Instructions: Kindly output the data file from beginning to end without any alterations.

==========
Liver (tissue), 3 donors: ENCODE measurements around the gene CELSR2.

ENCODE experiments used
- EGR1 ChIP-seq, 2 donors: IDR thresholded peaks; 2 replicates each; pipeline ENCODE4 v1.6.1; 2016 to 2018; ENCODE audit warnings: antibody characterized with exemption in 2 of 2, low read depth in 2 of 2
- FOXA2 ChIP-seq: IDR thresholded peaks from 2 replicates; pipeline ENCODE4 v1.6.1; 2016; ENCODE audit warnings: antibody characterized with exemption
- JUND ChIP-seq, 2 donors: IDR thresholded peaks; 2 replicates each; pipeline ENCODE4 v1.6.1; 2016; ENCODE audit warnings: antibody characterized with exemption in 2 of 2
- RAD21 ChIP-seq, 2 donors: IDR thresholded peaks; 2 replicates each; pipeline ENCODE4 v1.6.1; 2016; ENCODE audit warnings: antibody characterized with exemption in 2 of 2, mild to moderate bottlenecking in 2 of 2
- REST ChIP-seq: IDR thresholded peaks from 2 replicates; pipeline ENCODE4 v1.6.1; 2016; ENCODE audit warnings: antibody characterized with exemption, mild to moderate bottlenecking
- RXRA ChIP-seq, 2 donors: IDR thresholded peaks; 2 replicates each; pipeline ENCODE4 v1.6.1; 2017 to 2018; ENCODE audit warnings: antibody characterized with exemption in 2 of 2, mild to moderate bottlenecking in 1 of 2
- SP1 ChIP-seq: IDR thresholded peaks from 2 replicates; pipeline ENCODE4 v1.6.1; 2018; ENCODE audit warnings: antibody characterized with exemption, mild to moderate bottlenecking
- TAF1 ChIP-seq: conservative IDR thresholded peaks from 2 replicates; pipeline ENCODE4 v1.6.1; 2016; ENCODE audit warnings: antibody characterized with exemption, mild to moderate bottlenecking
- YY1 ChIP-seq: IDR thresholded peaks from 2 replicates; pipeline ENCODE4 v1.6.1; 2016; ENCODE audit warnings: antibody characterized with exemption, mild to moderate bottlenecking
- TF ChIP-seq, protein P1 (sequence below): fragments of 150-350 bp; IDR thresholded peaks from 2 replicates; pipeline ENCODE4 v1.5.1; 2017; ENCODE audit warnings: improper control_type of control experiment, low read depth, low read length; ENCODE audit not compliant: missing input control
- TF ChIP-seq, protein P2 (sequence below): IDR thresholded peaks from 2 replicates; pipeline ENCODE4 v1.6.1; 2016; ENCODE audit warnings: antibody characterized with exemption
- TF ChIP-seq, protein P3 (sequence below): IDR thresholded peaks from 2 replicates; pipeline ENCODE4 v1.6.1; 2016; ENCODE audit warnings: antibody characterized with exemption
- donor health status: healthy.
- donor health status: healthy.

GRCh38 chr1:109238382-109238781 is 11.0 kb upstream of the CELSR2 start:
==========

Liver (tissue), 3 donors: ENCODE measurements around the gene CELSR2.

ENCODE experiments used
- EGR1 ChIP-seq, 2 donors: IDR thresholded peaks; 2 replicates each; pipeline ENCODE4 v1.6.1; 2016 to 2018; ENCODE audit warnings: antibody characterized with exemption in 2 of 2, low read depth in 2 of 2
- FOXA2 ChIP-seq: IDR thresholded peaks from 2 replicates; pipeline ENCODE4 v1.6.1; 2016; ENCODE audit warnings: antibody characterized with exemption
- JUND ChIP-seq, 2 donors: IDR thresholded peaks; 2 replicates each; pipeline ENCODE4 v1.6.1; 2016; ENCODE audit warnings: antibody characterized with exemption in 2 of 2
- RAD21 ChIP-seq, 2 donors: IDR thresholded peaks; 2 replicates each; pipeline ENCODE4 v1.6.1; 2016; ENCODE audit warnings: antibody characterized with exemption in 2 of 2, mild to moderate bottlenecking in 2 of 2
- REST ChIP-seq: IDR thresholded peaks from 2 replicates; pipeline ENCODE4 v1.6.1; 2016; ENCODE audit warnings: antibody characterized with exemption, mild to moderate bottlenecking
- RXRA ChIP-seq, 2 donors: IDR thresholded peaks; 2 replicates each; pipeline ENCODE4 v1.6.1; 2017 to 2018; ENCODE audit warnings: antibody characterized with exemption in 2 of 2, mild to moderate bottlenecking in 1 of 2
- SP1 ChIP-seq: IDR thresholded peaks from 2 replicates; pipeline ENCODE4 v1.6.1; 2018; ENCODE audit warnings: antibody characterized with exemption, mild to moderate bottlenecking
- TAF1 ChIP-seq: conservative IDR thresholded peaks from 2 replicates; pipeline ENCODE4 v1.6.1; 2016; ENCODE audit warnings: antibody characterized with exemption, mild to moderate bottlenecking
- YY1 ChIP-seq: IDR thresholded peaks from 2 replicates; pipeline ENCODE4 v1.6.1; 2016; ENCODE audit warnings: antibody characterized with exemption, mild to moderate bottlenecking
- TF ChIP-seq, protein P1 (sequence below): fragments of 150-350 bp; IDR thresholded peaks from 2 replicates; pipeline ENCODE4 v1.5.1; 2017; ENCODE audit warnings: improper control_type of control experiment, low read depth, low read length; ENCODE audit not compliant: missing input control
- TF ChIP-seq, protein P2 (sequence below): IDR thresholded peaks from 2 replicates; pipeline ENCODE4 v1.6.1; 2016; ENCODE audit warnings: antibody characterized with exemption
- TF ChIP-seq, protein P3 (sequence below): IDR thresholded peaks from 2 replicates; pipeline ENCODE4 v1.6.1; 2016; ENCODE audit warnings: antibody characterized with exemption
- donor health status: healthy.
- donor health status: healthy.

GRCh38 chr1:109238382-109238781 is 11.0 kb upstream of the CELSR2 start: